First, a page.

Condo boom in Cambodia’s capital driven by expat demand and a leap of faith

Cambodia Construction News Vietnam

* Experts say condominium oversupply in a few years is possible

* Singapore firms like Oxley building posh high-rise projects

* Foreigners account for 60-70 pct of condominium sales

* Cambodians prefer houses with land, many can’t afford flats

By Prak Chan Thul and Aradhana Aravindan

PHNOM PENH/SINGAPORE, Nov 3 (Reuters) – High-rise apartments are springing up across Cambodia’s capital, part of a property boom led by expat demand, while developers are also betting the country’s growing middle class will shed a traditional distaste for “living on top of each other”.

As once red-hot property markets like Singapore lose steam, frontier markets such as Cambodia are gaining more attention from investors, and that is helping make the construction and real estate industries the Southeast Asian nation’s most dynamic engine of growth.

Developers such as Singapore’s Oxley Holdings and Teho International are embarking on high-rise upmarket condominiums complete with swimming pools, gymnasiums and river views. Japan’s Creed Group as well as Taiwanese and South Korean firms have jumped into the market, while local developers are also building, albeit mostly low-rise apartments.

A lack of condominiums in prime Phnom Penh areas for expats has led to high rental yields for investors. But some experts worry supply could outstrip demand in a few years unless the country’s middle class moves away from a traditional preference for houses with land.

With an economy of only $16.7 billion, Cambodia could be very slow in shifting to high-rise living as its urban middle class, while growing, remains small.

“Unless there is a strong take-up by local families, there could well be an oversupply,” said Marc Townsend, managing director for real estate services firm CBRE in Cambodia and Vietnam.

Property consultants note that most buyers of condominiums, even locals, are purchasing them for investment purposes – keen to rent them out and believing their value will appreciate over the next few years.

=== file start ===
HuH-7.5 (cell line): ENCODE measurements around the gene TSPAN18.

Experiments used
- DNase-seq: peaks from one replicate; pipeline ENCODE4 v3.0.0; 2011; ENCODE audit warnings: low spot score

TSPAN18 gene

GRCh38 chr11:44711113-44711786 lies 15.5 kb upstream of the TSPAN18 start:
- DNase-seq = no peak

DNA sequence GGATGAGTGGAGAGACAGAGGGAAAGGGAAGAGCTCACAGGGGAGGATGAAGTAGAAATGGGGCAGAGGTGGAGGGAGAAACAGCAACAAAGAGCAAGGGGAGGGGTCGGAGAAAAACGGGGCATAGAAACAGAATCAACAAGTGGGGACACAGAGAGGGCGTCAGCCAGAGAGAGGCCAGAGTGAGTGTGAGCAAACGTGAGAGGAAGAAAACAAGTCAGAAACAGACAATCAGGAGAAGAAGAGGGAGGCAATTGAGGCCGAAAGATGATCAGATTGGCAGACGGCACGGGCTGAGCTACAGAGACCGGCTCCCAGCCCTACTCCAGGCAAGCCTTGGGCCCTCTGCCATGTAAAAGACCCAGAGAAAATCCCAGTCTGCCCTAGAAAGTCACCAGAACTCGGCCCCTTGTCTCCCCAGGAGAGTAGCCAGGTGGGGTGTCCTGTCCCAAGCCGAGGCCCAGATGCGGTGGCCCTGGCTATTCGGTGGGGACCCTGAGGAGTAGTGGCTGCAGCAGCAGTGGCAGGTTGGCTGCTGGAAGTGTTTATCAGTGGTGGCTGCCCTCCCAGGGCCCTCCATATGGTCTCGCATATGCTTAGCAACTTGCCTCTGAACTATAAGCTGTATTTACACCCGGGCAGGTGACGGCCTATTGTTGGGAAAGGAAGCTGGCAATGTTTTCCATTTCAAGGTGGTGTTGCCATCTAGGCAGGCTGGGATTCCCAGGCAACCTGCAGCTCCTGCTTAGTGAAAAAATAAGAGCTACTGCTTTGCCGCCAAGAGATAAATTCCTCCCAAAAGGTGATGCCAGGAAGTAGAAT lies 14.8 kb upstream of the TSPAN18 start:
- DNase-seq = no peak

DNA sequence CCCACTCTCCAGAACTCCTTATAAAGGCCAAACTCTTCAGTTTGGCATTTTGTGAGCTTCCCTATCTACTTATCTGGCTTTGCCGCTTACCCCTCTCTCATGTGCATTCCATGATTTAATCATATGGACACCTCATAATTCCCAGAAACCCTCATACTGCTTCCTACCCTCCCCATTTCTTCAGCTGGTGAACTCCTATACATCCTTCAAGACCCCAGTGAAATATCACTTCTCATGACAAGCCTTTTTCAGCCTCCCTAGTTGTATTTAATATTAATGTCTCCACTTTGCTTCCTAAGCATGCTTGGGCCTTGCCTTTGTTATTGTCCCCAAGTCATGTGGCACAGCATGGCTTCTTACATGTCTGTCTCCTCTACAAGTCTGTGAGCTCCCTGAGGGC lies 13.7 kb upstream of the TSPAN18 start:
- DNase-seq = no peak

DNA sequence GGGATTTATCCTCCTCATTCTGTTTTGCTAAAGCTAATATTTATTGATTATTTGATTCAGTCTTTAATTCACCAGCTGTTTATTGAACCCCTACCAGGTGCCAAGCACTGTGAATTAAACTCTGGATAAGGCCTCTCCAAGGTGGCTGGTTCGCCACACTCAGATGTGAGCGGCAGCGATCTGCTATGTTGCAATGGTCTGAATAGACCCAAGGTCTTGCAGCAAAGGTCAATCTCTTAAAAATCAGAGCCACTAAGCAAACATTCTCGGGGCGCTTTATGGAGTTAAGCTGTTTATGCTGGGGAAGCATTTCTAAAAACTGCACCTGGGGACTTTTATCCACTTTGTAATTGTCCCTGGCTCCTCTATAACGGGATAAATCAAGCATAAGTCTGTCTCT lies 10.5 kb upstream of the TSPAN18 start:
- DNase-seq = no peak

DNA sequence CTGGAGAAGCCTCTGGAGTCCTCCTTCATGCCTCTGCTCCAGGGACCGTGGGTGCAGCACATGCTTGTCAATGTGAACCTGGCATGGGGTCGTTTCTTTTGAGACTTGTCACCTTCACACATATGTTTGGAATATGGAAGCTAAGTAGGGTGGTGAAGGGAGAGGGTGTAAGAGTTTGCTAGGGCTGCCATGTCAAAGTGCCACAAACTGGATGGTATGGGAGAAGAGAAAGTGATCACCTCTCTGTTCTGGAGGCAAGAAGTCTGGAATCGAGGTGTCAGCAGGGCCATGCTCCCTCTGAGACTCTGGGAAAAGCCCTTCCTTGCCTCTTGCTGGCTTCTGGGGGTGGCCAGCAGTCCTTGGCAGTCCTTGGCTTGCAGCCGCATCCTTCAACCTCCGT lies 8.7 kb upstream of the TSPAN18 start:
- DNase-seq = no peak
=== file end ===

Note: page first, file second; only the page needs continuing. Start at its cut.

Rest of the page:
They also estimate that foreigners account for 60 to 70 percent of condominium sales in Cambodia, spurred on in part by the relaxing of restrictions on foreign home ownership in 2010, though some limitations remain in place.

“While most buyers are foreigners, the trend will change towards Cambodians. But it may take 10 to 20 years,” said Kim Heang, chief executive of Khmer Real Estate.

For the time being, the influx of foreigners over the past few years as multinational companies open offices is feeding demand. That helped the construction and real estate industries contribute more to GDP than the garment and footwear sector last year, according to the World Bank.

Prime residential land prices in the capital jumped 14.1 percent in the first half of this year, the biggest rise among 13 Asian cities in a Knight Frank research report.

CBRE estimates there are 48 condominium projects, both finished and under construction, in Phnom Penh, where total condominium stock is set to jump to 19,745 units by the end of 2018, a 13-fold increase over levels seen last year.

Some of the most high-profile projects are being built by Oxley and Cambodian developer Worldbridge Land. These include The Peak, a 55-storey mixed-use development with two residential towers and a Shangri-la hotel, which is due for completion in 2020. It follows the 45-storey The Bridge, whose residential units are almost fully sold – with Cambodians, Singaporeans and Taiwanese the top buyers.

Due to current limited stock, gross rental yields for Phnom Penh’s condominiums located in prime areas are among the highest in the region – 10 percent versus 4-6 percent in Bangkok and Singapore’s 2-3 percent, CBRE data shows.

But while $300,000 for a three-bedroom apartment may be cheap enough to attract potential investors like businessman Steven Chan, an attendee at an Oxley property launch event in Singapore, for many ordinary Cambodians those sums are out of reach.

“People like us don’t like to live in apartments like this,” said 31-year old Hak Hab, a cook who lives in the neighbourhood of a 16-storey condominium block but whose wooden home borders a sewage canal.

“These apartments are only for the very rich.”

(Reporting by Prak Chan Thul in Phnom Penh and Aradhana Aravindan in Singapore; Additional reporting by Martin Petty in Hanoi; Editing by Edwina Gibbs)